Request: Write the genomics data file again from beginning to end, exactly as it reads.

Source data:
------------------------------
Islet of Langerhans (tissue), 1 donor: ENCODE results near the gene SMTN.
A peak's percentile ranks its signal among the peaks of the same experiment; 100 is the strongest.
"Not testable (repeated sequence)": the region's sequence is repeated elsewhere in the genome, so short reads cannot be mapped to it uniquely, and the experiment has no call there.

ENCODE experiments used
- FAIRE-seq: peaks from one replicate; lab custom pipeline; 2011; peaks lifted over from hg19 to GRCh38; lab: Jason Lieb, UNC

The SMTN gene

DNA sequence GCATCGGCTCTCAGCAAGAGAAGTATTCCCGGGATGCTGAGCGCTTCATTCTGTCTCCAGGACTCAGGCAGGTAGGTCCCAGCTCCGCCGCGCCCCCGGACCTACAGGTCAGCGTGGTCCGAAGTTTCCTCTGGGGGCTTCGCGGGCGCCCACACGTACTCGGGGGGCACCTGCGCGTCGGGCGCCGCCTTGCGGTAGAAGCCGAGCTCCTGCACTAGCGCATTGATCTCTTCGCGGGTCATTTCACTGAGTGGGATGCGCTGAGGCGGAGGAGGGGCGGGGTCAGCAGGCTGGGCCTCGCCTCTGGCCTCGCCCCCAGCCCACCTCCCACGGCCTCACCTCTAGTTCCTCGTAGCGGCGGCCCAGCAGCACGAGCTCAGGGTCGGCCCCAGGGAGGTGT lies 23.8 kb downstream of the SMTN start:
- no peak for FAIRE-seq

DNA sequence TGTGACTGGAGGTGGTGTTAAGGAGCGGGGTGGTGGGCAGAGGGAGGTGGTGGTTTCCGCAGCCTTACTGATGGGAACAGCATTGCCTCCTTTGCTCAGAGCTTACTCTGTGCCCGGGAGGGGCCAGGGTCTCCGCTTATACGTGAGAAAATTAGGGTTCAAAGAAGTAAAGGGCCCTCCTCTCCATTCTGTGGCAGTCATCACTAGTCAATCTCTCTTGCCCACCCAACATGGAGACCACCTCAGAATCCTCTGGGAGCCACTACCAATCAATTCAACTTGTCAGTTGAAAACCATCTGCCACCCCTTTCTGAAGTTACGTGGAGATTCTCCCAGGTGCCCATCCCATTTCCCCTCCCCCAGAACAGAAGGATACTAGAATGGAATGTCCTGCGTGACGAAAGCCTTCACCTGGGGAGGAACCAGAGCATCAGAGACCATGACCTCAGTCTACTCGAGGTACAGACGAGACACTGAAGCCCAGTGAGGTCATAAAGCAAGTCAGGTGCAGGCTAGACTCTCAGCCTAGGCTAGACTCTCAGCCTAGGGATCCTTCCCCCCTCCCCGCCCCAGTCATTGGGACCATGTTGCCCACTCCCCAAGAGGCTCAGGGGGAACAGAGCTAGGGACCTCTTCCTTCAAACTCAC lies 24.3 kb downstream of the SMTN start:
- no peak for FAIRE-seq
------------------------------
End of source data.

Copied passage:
Islet of Langerhans (tissue), 1 donor: ENCODE results near the gene SMTN.
A peak's percentile ranks its signal among the peaks of the same experiment; 100 is the strongest.
"Not testable (repeated sequence)": the region's sequence is repeated elsewhere in the genome, so short reads cannot be mapped to it uniquely, and the experiment has no call there.

ENCODE experiments used
- FAIRE-seq: peaks from one replicate; lab custom pipeline; 2011; peaks lifted over from hg19 to GRCh38; lab: Jason Lieb, UNC

The SMTN gene

DNA sequence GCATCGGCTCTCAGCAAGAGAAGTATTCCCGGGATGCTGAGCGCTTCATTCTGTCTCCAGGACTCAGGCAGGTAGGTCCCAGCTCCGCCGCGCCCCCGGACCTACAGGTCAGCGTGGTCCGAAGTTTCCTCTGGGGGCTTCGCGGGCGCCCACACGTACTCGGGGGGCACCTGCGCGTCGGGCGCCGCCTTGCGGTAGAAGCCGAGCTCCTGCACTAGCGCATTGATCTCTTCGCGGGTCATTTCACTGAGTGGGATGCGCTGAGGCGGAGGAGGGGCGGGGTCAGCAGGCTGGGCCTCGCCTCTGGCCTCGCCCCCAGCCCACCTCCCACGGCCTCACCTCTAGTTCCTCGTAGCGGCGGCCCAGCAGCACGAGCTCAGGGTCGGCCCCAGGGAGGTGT lies 23.8 kb downstream of the SMTN start:
- no peak for FAIRE-seq

DNA sequence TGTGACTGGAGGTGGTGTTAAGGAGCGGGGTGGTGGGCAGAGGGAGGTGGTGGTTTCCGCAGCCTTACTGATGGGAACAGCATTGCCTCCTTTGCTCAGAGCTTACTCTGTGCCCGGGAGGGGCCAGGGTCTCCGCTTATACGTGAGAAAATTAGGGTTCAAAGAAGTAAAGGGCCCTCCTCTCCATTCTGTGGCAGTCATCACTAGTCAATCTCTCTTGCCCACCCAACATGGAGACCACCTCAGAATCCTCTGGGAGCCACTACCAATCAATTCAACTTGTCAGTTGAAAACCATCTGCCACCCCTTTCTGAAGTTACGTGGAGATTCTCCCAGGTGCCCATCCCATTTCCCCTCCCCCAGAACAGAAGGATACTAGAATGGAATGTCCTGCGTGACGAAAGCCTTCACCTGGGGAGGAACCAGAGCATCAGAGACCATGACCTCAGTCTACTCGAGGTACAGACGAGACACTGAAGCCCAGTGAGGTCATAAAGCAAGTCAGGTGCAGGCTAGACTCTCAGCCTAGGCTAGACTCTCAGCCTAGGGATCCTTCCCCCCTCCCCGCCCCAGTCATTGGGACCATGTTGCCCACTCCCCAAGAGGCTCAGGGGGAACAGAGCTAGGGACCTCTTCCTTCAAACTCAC lies 24.3 kb downstream of the SMTN start:
- no peak for FAIRE-seq